Alcohol & consent
Alcohol is the most widely used date rape drug. Students often ask, "if my date/partner and I are drinking or using drugs, does that mean we cannot consent to sex?"
CONSENT is when
- The individuals have indicated that they are interested in having sex.
- Everybody involved is clearly capable of making an informed decision of his/her own free will.
There is NO CONSENT when
- Your acquaintance/friend/date/partner is passed out (or asleep) or is incoherent, staggering, or not aware of his/her environment.
- Consent/permission has been given on behalf of another person.
- You think you have consent because she/he is not resisting. Apparent compliance can come from fear or an inability to verbalize or fight back due to intoxication from alcohol and/or drugs.
- You don't think the person would agree to sex if she or he were sober.
- You and your acquaintance/friend/date/partner have never talked about having sex together before now - when you are completely drunk - and you don't know what the person would want.
- Your acquaintance/friend/date/partner has indicated (verbally or non-verbally) that he/she is not interested.
- Even though you and the person have had sex before, he/she said that he/she was not interested tonight.
- Someone has stated what he or she is comfortable with, but when she/he is drunk you go farther than she/he agreed to.
- You are not sure.
IF YOU'RE NOT SURE, ASK FIRST or ASK AGAIN.
If you're NOT POSITIVE he/she has consented, DON'T DO IT
Safety & alcohol
- Remember that when you consume alcohol or are around people who are consuming alcohol, you are more vulnerable to sexual assault. Alcohol and drugs slow down your ability to recognize risk or get out of a situation.
- You have the right to change your mind and leave. Tell the person to stop, and do whatever you can to remove yourself.
- Don't use alcohol to do something you wouldn't do when sober. If you are looking to alcohol or drugs to give you the courage to get someone to do what you want, or what you feel is expected of you, stop.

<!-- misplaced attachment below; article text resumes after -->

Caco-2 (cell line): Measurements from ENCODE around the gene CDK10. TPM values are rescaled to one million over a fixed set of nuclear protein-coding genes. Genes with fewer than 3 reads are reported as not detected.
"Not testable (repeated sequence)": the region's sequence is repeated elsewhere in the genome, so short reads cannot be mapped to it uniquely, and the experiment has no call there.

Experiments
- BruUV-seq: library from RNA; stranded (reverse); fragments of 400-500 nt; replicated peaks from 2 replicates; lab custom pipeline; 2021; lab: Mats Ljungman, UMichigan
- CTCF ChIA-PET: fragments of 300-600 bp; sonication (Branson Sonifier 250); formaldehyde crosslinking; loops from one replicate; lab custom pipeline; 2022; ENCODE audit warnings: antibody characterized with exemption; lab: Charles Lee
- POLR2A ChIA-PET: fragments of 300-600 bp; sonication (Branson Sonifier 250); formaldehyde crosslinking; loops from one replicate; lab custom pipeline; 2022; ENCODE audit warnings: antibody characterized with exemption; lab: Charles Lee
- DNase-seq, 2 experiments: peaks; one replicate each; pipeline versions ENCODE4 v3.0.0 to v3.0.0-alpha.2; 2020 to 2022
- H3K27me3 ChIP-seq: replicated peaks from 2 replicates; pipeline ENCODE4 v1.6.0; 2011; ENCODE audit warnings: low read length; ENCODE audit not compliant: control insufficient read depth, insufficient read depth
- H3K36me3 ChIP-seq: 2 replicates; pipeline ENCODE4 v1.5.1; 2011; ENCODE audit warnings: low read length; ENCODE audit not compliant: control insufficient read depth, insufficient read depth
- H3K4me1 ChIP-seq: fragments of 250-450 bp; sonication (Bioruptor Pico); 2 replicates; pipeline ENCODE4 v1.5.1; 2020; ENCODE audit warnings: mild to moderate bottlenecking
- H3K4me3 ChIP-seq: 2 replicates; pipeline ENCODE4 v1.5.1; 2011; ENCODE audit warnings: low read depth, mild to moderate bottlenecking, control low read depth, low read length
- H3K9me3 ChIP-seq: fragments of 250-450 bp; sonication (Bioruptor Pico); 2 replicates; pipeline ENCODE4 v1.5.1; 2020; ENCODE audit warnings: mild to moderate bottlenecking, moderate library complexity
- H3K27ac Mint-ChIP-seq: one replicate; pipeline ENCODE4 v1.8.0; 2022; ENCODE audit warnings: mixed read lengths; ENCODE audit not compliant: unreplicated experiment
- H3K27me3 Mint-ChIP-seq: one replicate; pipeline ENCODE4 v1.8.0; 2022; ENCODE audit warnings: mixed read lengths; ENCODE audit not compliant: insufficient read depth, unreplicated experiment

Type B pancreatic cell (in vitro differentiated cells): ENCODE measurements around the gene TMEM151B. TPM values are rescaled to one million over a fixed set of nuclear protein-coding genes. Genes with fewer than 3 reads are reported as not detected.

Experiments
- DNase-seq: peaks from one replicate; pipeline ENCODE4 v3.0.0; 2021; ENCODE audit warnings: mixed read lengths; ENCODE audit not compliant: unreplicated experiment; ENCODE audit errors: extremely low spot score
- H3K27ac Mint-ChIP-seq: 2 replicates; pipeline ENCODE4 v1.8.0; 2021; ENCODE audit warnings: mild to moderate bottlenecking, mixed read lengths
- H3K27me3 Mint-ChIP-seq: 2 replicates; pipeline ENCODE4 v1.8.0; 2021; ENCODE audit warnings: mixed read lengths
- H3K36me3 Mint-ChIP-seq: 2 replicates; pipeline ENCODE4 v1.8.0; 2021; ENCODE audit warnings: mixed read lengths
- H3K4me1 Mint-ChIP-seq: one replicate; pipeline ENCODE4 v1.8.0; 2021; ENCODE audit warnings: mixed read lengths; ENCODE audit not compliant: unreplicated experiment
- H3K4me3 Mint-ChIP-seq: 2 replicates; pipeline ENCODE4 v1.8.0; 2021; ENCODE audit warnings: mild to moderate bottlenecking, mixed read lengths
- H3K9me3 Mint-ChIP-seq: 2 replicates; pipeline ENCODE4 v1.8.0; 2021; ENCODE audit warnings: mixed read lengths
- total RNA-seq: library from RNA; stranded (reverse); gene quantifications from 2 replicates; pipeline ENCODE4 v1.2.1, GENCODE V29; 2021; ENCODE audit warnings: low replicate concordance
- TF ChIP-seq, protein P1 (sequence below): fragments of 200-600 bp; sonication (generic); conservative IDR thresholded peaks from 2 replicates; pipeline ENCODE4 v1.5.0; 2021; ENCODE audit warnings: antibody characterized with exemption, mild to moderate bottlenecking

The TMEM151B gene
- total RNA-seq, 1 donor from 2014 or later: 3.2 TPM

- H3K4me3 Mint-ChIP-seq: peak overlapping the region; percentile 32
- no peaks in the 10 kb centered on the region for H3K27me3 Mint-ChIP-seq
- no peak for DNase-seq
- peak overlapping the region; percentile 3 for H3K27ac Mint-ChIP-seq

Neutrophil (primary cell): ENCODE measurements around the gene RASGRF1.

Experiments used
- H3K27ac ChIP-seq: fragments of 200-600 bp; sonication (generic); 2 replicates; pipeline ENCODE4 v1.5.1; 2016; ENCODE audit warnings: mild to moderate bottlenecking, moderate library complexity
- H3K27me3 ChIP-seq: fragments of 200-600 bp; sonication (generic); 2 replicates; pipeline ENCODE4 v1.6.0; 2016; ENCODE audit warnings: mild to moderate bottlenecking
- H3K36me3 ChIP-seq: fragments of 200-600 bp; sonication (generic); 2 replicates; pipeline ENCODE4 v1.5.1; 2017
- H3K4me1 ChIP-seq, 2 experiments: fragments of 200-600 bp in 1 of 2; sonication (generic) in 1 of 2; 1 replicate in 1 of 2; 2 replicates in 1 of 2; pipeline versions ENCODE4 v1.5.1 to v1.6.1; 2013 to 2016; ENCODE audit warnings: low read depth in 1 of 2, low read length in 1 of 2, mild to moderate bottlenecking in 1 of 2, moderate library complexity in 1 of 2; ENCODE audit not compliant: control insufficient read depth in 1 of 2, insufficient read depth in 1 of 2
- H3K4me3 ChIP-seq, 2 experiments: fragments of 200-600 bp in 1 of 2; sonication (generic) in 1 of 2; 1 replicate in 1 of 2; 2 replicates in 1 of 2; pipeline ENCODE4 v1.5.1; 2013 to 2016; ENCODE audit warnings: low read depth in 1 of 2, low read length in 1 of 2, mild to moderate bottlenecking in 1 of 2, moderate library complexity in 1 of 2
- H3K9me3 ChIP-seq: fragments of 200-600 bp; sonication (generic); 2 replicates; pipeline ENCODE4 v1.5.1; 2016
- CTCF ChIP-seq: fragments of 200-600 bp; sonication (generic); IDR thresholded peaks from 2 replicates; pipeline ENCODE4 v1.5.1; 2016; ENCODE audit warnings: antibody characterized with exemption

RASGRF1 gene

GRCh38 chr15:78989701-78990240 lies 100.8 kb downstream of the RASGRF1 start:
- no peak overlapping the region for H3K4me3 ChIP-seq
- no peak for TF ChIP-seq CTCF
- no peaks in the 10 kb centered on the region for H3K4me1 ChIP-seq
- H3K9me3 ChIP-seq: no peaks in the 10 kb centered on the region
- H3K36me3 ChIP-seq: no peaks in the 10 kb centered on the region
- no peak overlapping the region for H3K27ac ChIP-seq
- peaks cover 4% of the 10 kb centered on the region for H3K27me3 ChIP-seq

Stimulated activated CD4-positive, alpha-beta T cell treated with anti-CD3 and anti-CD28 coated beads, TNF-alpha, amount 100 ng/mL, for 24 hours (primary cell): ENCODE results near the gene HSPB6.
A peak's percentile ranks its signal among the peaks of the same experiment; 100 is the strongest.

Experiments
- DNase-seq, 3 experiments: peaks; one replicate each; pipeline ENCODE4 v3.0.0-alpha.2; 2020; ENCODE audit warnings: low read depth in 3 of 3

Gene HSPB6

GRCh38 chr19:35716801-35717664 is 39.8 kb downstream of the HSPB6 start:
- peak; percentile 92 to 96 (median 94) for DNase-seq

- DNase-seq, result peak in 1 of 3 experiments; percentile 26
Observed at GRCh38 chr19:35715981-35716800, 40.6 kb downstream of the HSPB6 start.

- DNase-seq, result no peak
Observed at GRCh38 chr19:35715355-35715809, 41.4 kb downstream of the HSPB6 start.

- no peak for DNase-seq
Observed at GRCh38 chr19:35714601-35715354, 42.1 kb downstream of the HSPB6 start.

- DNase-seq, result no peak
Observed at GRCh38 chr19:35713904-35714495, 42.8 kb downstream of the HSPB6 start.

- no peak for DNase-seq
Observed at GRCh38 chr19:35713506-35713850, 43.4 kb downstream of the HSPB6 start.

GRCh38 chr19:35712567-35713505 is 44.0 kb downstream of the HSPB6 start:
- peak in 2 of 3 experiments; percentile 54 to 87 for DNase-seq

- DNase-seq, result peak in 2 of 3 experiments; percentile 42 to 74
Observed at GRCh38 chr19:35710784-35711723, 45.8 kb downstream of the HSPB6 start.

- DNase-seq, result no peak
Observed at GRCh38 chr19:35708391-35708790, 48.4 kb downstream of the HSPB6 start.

- Consider that some people will deliberately get a person drunk or stoned to take advantage. Giving someone drugs or alcohol and having sex with them after they are no longer capable of resisting is assault.
- Don't allow anyone to pressure you into consuming more than you are comfortable. If you have said no to another drink and someone still buys you one, don't drink it.
- Make a plan with your friends to watch out for each other. If you are all getting drunk, or if your friends are acting drunker than expected (based on what they have consumed), keep a close eye on them.
- Keep in mind there are risks when you accept a drink from someone or when you leave your drink unattended. Watch each other's drinks so that no one has the opportunity to put a drug into your drink.
- Don't leave your friends on their own. People have been sexually assaulted in both women's and men's washrooms and stairwells.
- If you crash at someone's home during a party, be mindful about your safety and where you are sleeping.
- At home, always lock your doors. Most assaults occur in a home - whether the victim's, the perpetrator's, or the home of a friend during a party.
If you think you have been assaulted:
- If you have been using drugs or alcohol you may blame yourself, or be afraid that others will blame you.
- It's not your fault if someone assaulted you - regardless of whether or not you were using drugs or alcohol, what you were wearing, how you were dancing, or where you went.
- You may not remember some or all of what happened, but you know you have been assaulted.
- You may suspect that someone drugged you. Or perhaps you passed out and woke up and someone was there with you.
- You don't need to remember the details to get help, or even to press criminal charges.
- You don't need to decide about charges right away, but it is helpful to have the documentation if you decide to pursue that option.
If you are considering pressing criminal charges, medical documentation is critical. For emergency in-hospital response after an immediate sexual assault, you can contact SANE within 72 hours for medical care, forensic examinations and follow-up support.